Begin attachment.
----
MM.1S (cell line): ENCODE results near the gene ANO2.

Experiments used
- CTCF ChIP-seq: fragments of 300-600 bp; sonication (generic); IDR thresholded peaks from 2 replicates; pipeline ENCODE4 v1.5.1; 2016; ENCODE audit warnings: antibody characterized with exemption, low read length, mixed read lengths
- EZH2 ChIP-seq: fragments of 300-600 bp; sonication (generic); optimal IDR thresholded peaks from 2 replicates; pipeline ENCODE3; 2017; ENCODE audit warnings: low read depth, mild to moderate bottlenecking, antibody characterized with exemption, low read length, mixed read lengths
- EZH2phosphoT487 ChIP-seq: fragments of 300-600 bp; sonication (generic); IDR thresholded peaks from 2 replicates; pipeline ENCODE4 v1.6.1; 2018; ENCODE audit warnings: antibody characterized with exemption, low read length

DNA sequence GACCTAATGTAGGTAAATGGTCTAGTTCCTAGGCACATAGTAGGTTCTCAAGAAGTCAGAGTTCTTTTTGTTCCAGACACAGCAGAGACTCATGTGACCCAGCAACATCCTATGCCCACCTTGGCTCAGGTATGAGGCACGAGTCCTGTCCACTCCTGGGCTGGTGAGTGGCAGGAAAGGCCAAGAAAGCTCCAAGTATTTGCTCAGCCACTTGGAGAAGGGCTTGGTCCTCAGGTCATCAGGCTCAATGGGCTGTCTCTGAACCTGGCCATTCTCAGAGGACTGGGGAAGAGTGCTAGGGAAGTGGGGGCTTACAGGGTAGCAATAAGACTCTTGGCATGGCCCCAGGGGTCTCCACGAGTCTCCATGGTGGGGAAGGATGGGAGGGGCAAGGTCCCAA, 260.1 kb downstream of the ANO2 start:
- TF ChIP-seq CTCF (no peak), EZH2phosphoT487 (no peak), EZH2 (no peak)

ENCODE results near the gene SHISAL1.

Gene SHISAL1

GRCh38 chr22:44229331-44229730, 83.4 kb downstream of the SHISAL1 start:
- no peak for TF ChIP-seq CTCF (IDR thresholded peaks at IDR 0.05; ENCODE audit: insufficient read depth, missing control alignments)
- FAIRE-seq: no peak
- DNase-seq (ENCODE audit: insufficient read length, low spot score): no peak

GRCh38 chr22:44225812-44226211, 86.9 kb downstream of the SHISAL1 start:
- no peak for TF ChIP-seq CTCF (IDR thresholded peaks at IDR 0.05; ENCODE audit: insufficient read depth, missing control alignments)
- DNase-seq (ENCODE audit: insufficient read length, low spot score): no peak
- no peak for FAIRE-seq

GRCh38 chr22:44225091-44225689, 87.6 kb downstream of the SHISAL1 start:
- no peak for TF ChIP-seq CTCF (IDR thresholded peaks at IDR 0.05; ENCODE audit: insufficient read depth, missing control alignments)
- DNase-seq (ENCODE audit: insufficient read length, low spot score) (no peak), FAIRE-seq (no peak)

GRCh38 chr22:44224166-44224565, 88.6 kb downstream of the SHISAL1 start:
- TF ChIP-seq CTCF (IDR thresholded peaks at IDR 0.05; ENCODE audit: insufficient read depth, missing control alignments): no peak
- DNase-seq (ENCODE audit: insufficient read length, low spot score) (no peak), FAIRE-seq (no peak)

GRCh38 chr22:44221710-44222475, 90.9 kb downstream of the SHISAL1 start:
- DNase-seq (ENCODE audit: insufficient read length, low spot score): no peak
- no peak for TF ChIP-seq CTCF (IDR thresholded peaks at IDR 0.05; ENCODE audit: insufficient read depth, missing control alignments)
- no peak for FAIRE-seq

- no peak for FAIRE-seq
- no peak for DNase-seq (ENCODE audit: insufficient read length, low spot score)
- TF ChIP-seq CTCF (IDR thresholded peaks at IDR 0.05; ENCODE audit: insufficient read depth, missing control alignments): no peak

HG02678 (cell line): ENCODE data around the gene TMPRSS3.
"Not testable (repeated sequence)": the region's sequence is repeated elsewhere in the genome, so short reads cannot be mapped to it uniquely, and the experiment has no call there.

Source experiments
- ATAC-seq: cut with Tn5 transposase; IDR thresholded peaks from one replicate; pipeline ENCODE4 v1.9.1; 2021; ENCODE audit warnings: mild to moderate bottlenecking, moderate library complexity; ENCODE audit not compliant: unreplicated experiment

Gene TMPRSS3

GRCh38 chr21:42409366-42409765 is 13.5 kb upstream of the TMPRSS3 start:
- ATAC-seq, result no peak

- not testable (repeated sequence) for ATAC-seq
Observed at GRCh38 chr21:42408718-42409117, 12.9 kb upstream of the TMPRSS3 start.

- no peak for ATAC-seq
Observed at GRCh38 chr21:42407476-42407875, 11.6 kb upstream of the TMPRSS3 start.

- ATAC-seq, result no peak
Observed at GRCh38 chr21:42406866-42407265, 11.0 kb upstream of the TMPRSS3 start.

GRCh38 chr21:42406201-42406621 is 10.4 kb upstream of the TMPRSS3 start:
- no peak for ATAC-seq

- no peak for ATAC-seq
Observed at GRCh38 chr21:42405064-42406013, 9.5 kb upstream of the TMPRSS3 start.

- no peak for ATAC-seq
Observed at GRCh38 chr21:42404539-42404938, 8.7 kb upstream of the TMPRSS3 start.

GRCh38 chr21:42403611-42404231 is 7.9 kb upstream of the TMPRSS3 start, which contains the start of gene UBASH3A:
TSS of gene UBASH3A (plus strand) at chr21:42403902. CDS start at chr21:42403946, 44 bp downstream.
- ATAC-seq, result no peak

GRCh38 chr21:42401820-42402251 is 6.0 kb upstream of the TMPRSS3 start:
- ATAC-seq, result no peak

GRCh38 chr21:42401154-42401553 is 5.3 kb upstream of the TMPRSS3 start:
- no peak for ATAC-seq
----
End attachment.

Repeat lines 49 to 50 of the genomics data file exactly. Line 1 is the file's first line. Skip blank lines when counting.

Observed at GRCh38 chr21:42404539-42404938, 8.7 kb upstream of the TMPRSS3 start.

GRCh38 chr21:42403611-42404231 is 7.9 kb upstream of the TMPRSS3 start, which contains the start of gene UBASH3A: